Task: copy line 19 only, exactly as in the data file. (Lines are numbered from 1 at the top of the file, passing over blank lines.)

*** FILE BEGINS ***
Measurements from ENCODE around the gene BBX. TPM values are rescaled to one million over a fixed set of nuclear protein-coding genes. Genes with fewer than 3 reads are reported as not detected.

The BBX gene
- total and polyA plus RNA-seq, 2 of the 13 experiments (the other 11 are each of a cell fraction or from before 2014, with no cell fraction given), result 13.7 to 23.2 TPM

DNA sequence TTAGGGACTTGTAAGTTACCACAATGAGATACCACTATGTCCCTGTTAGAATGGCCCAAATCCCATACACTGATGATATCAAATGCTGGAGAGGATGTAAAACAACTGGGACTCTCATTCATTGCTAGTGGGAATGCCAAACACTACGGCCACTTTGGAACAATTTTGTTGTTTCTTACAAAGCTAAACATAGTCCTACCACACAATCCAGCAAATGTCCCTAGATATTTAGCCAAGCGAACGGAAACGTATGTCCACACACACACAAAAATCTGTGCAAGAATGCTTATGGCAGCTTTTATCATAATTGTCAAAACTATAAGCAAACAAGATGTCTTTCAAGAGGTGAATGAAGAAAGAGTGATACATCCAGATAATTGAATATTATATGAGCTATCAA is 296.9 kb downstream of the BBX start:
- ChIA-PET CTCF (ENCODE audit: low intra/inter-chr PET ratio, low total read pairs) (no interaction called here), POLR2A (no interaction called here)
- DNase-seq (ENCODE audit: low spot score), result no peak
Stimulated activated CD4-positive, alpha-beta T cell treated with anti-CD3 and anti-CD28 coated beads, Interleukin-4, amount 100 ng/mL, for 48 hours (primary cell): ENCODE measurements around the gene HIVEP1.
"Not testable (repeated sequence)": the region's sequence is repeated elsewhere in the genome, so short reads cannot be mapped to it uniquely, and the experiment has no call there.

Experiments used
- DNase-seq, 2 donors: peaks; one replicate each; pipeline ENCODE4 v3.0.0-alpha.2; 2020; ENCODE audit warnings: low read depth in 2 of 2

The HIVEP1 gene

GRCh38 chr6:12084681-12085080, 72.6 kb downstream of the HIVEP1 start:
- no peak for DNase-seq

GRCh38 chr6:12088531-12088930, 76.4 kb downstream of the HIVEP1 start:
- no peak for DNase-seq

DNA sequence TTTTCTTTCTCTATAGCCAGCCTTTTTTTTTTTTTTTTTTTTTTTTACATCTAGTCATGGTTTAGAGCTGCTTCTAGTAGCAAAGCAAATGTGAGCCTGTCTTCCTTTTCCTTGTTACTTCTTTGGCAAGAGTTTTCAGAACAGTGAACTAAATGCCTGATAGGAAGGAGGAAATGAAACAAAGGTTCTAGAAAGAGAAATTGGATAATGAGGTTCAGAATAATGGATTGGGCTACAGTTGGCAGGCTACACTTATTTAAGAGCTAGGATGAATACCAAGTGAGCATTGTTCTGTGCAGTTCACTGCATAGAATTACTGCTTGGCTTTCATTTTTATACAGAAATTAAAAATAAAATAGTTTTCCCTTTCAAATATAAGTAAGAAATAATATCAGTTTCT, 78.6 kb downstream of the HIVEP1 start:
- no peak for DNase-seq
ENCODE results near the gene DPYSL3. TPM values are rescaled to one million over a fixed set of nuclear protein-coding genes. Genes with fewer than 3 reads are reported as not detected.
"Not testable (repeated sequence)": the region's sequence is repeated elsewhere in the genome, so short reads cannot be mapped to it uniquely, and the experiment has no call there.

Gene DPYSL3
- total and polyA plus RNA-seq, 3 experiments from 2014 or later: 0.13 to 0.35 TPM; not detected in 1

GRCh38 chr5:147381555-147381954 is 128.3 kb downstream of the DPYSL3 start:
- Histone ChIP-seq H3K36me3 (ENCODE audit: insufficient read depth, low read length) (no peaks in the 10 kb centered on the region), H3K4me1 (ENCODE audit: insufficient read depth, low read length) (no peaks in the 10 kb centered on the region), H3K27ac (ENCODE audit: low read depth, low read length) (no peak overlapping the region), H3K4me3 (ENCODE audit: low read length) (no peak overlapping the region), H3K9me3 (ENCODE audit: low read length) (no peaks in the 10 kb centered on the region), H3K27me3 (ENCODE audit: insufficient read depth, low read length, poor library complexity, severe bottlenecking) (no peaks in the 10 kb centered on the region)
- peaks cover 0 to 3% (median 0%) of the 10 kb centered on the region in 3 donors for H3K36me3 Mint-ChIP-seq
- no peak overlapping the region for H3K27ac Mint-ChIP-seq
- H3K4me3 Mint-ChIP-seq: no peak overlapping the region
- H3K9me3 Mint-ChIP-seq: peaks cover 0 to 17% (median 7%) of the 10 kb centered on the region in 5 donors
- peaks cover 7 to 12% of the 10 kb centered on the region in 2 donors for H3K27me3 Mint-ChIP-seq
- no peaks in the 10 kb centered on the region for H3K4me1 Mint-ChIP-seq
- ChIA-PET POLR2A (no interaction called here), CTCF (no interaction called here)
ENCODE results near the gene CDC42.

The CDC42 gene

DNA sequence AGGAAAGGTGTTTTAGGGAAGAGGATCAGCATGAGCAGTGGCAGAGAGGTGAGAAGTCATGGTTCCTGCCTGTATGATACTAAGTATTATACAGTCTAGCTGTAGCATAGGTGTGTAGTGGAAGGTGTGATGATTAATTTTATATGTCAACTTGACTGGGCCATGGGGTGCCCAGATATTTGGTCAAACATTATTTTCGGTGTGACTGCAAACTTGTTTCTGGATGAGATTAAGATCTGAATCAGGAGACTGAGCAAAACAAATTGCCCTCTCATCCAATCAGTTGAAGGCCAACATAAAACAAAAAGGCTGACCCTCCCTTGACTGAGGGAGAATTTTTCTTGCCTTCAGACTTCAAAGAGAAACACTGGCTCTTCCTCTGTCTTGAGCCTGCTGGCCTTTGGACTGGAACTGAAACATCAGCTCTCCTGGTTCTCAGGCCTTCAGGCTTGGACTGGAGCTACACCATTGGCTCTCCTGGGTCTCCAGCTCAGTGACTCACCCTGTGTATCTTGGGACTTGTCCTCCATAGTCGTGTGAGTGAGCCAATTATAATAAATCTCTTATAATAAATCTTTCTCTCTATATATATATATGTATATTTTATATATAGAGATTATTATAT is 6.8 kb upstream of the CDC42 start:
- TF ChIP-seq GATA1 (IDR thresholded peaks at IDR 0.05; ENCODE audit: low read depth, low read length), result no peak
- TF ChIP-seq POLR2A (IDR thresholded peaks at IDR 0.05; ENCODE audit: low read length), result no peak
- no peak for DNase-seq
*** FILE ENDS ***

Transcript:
"Not testable (repeated sequence)": the region's sequence is repeated elsewhere in the genome, so short reads cannot be mapped to it uniquely, and the experiment has no call there.